Some time ago strolling around the net I was caught in a Cuphead trailer, I was amazed by the care details of this game, I had the feeling of being catapulted into an American cinema in the 30s. The trailer has fantastic colors, the game is designed and colored in the 30s style and is looked at with the eyes of a 30s people. As I was looking at it has flashed into my mind: how would I look at Cuphead today in 2017 ?
Movies of that time were affected by film defects due to time and use: scratches, dust, mould, finger grease and unstoppable vinegar syndrome. Scratches and dust are already contained in Cuphead, also in the best conditions of perfect preservation in a fresh and dry place and the absence of fingerprints there remains the problem of vinegar syndrome, which is related to the emulsion of the colour films of that time. The film begins to lose the image’s blue and green components, slowly degrading to the sepia colour and then increasingly to the red.
We’ll see how to create and apply this effect to the game by means of shaders. On the net there are shaders for many games, but what are they and how do you make a shader?
The tutorial is addressed to those who would like to approach the shader world but don’t know from where to start. I will try to avoid the use of overly specialized terms or concepts, this will be a journey to give a methodology and the first rudiments of digital image processing theory and application.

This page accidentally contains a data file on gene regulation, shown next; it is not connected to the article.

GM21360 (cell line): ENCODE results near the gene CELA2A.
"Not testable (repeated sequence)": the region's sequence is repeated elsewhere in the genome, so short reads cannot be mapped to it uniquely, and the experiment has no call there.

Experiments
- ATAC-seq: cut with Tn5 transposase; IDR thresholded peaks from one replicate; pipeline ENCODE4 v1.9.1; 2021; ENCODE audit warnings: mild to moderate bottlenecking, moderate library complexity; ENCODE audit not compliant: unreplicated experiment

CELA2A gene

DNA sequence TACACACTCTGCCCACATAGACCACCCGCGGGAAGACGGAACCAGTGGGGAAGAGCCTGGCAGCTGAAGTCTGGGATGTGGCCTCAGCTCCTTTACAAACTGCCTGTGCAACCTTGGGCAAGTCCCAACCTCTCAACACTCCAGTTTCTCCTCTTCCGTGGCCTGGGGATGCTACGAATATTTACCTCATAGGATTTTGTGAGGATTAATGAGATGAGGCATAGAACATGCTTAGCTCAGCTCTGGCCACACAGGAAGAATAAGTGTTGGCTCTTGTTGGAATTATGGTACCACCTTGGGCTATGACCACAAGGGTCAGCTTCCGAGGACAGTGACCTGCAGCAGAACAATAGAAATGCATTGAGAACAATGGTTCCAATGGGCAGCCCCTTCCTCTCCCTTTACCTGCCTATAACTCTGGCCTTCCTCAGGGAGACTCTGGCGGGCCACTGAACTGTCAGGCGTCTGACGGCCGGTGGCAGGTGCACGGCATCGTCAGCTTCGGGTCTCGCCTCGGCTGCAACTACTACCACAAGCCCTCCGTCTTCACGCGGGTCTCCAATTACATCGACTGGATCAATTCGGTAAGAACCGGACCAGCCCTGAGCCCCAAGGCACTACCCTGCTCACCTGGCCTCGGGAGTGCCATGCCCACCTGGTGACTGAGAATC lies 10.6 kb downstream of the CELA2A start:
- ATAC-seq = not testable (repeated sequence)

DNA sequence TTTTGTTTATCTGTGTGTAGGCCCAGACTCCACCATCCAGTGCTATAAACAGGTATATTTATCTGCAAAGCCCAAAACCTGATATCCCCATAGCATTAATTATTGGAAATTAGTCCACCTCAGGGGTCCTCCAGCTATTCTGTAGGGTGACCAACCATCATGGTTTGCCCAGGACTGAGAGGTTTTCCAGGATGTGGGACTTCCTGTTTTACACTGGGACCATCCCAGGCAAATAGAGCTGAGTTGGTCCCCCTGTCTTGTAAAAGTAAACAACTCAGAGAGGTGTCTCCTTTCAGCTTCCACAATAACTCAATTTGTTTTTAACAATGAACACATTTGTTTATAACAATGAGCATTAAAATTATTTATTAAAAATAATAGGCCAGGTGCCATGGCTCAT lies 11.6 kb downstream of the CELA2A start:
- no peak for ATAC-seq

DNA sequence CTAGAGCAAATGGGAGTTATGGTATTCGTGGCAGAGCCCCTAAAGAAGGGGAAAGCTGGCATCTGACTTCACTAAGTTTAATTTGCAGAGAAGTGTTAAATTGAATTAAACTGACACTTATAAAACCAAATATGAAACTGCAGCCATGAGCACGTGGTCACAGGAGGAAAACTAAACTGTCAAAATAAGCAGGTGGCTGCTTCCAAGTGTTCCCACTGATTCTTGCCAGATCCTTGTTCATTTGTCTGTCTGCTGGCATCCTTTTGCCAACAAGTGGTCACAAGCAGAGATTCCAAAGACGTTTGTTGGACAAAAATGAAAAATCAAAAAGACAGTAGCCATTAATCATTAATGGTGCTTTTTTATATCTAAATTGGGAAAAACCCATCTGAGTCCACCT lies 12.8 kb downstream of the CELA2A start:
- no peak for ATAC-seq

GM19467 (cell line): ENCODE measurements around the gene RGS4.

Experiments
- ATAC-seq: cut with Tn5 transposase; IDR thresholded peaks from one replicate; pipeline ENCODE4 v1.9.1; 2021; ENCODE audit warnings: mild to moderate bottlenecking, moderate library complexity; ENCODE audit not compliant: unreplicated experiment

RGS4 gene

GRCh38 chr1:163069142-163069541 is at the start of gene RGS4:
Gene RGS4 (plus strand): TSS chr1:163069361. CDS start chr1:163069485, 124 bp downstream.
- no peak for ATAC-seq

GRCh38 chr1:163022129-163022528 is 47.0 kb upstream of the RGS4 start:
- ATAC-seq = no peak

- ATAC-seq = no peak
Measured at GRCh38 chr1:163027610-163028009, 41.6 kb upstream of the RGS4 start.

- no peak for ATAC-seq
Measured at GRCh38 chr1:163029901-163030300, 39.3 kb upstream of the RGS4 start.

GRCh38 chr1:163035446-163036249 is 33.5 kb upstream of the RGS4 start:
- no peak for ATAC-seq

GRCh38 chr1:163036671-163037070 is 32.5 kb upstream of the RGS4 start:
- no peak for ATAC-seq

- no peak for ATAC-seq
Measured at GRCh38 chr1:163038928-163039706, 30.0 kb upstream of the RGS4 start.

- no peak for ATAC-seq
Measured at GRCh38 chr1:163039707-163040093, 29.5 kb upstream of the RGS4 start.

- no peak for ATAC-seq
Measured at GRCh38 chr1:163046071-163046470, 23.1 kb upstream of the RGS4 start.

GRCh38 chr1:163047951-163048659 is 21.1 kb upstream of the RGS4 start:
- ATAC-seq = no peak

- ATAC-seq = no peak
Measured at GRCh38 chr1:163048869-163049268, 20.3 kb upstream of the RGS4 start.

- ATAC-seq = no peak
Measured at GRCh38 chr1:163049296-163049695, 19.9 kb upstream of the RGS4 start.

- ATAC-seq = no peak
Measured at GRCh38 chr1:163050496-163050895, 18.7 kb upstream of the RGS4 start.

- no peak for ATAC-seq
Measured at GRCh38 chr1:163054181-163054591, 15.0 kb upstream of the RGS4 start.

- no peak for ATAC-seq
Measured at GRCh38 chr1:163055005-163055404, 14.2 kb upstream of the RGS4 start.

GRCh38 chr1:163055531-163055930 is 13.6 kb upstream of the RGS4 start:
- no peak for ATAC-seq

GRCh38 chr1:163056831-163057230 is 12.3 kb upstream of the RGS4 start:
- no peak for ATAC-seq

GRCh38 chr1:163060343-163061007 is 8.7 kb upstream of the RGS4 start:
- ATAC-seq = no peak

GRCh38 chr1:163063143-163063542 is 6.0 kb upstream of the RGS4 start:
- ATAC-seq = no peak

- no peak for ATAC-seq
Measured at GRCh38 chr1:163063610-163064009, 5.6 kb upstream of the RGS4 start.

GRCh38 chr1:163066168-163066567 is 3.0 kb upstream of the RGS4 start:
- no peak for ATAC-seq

To create a video-game, procedures are applied (rendering) that allow to generate a digital image using appropriate programs from a set of information: three-dimensional objects description, viewpoint, lighting, etc.. These images aren’t created directly on screen, but are temporarily stored in the graphics card memory and are sent to the monitor later. Before sending these images to the monitor, they can be further modified (post-processing) through the algorithms implementation, the algorithm implementation activity is known as “Shading”, the specific algorithm implemented is known as “Shader”.
Well! Now the time has arrived to dirty our hands: to reach the first steps we need to be clear not only from an intuitive point of view, what is the color, brightness and contrast of an image also from a way mathematical/geometric.
1. GRAYSCALE IMAGES
These black-and-white images are also images with tones, from black to white. From a digital point of view, they are 8-bit images (256 grey tones) from Black (value 0) to White (value 255).
We represent this image using a Cartesian diagram (Fig. 1.0) where on the abscissa we put the gray tones of the original image and on the ordinate the gray tones of the displayed image. In this space that we will say “of images”, the gray tones of the original image and the one displayed are in a biunivocal correspondence (1:1) and the relation that represents them is a segment (set of discrete points) that is an angle of 45° with the abscissa axis.
Grayscale Image – Brightness
Grayscale Image – Contrast
SweetFX and Reshade_Files
Cuphead Sepia 1
Cuphead Sepia 2